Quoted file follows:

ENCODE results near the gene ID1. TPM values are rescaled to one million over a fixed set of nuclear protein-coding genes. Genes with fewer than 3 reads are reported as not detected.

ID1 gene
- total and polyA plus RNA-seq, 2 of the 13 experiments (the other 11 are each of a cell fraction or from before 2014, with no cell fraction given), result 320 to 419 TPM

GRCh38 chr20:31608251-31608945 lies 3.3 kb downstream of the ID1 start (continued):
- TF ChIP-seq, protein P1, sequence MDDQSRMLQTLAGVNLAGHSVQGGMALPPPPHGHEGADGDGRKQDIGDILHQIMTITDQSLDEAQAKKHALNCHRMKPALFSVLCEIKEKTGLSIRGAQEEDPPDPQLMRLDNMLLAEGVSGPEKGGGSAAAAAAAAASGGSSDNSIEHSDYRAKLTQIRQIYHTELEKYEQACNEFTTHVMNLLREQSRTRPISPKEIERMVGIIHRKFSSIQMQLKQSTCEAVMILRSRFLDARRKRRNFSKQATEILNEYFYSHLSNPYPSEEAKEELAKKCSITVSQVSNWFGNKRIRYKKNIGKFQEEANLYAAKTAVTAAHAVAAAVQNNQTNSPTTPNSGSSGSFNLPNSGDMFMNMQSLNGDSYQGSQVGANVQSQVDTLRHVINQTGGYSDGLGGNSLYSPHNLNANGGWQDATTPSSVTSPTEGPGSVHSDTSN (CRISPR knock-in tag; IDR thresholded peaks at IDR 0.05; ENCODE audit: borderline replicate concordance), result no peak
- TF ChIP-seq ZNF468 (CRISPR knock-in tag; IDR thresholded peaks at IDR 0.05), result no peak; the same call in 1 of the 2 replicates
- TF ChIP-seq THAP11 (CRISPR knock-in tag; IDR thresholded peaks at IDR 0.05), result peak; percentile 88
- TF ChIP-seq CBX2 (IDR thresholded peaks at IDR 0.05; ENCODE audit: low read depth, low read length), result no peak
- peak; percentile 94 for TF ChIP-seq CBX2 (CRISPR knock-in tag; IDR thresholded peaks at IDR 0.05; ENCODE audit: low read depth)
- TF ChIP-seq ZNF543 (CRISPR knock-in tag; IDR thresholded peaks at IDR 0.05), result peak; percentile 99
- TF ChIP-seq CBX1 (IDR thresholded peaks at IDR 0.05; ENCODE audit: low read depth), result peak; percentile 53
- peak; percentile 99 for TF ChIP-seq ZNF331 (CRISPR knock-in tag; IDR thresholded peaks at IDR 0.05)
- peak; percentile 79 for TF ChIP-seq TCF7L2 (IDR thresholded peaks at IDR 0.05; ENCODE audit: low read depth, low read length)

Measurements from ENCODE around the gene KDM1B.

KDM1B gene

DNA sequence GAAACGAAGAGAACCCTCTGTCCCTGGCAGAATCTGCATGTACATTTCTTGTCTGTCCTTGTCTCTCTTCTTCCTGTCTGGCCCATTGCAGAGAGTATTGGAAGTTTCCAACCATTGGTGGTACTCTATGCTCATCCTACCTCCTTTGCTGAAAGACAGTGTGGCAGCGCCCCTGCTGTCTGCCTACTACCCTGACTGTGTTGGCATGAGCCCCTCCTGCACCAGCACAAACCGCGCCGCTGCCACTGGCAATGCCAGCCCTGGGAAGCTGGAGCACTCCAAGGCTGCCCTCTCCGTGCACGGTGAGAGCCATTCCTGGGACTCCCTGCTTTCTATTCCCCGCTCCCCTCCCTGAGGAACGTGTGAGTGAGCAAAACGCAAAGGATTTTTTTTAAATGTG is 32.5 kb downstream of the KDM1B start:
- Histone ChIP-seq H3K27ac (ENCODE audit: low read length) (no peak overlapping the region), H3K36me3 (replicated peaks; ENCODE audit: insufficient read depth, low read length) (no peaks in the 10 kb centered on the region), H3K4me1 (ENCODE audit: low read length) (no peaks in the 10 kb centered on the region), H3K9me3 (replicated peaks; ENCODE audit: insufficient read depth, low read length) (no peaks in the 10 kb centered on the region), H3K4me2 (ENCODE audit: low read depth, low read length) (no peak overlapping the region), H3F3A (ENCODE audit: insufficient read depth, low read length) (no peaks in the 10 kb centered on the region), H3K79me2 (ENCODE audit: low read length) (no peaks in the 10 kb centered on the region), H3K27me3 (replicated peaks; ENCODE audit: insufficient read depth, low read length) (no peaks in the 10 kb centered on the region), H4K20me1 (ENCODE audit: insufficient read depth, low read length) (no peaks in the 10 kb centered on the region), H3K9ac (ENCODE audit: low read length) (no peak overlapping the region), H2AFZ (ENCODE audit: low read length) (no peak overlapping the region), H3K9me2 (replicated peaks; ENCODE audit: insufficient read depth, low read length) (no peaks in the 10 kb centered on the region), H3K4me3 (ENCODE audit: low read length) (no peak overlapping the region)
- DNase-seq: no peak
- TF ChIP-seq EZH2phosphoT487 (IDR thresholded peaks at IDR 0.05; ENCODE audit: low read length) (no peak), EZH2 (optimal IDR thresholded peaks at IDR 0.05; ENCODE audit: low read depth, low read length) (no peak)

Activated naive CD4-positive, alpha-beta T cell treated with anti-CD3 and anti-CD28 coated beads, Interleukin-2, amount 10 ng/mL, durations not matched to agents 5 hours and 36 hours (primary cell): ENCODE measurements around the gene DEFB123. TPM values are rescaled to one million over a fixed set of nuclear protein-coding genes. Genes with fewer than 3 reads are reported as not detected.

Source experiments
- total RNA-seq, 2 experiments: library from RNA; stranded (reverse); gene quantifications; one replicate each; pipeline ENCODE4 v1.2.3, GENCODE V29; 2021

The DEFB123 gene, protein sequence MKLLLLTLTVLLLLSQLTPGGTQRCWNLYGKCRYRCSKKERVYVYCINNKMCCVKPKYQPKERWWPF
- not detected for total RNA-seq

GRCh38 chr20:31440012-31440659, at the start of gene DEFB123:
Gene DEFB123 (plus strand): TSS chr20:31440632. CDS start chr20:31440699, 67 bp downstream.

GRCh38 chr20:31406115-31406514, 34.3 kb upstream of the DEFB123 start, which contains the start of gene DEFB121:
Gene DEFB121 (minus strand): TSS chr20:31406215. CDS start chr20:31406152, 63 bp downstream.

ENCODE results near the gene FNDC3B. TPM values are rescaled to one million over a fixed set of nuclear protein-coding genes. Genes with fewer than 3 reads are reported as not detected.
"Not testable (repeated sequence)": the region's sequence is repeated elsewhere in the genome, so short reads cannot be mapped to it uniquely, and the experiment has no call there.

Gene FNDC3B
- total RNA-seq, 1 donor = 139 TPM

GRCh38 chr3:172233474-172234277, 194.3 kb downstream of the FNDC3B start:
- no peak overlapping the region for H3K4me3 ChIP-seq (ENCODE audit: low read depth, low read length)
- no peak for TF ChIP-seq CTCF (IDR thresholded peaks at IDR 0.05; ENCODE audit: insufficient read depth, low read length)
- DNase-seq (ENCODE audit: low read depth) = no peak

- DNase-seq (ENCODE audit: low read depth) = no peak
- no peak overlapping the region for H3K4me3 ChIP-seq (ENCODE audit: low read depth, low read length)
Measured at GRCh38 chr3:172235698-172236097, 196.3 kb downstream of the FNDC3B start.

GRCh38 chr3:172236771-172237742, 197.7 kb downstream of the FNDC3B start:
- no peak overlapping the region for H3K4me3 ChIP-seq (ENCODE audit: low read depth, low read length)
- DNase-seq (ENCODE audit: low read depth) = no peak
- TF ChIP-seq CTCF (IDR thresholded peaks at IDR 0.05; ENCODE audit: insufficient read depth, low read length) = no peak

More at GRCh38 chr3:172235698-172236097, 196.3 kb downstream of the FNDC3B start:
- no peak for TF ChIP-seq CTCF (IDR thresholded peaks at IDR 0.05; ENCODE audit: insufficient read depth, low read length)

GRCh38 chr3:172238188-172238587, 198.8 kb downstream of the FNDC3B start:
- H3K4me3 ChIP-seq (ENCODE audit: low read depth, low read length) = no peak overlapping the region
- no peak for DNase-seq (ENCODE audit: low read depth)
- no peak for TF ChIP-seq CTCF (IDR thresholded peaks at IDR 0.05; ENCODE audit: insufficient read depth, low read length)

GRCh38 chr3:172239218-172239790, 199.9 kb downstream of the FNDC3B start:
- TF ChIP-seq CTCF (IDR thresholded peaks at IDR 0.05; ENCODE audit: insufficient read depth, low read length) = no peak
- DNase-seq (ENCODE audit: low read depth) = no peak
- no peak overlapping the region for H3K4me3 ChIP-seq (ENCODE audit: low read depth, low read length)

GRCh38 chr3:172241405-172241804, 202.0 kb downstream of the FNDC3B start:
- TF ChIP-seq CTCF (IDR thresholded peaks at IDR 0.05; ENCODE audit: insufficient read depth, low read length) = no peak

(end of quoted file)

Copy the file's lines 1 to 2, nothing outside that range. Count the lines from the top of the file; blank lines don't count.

ENCODE results near the gene ID1. TPM values are rescaled to one million over a fixed set of nuclear protein-coding genes. Genes with fewer than 3 reads are reported as not detected.

ID1 gene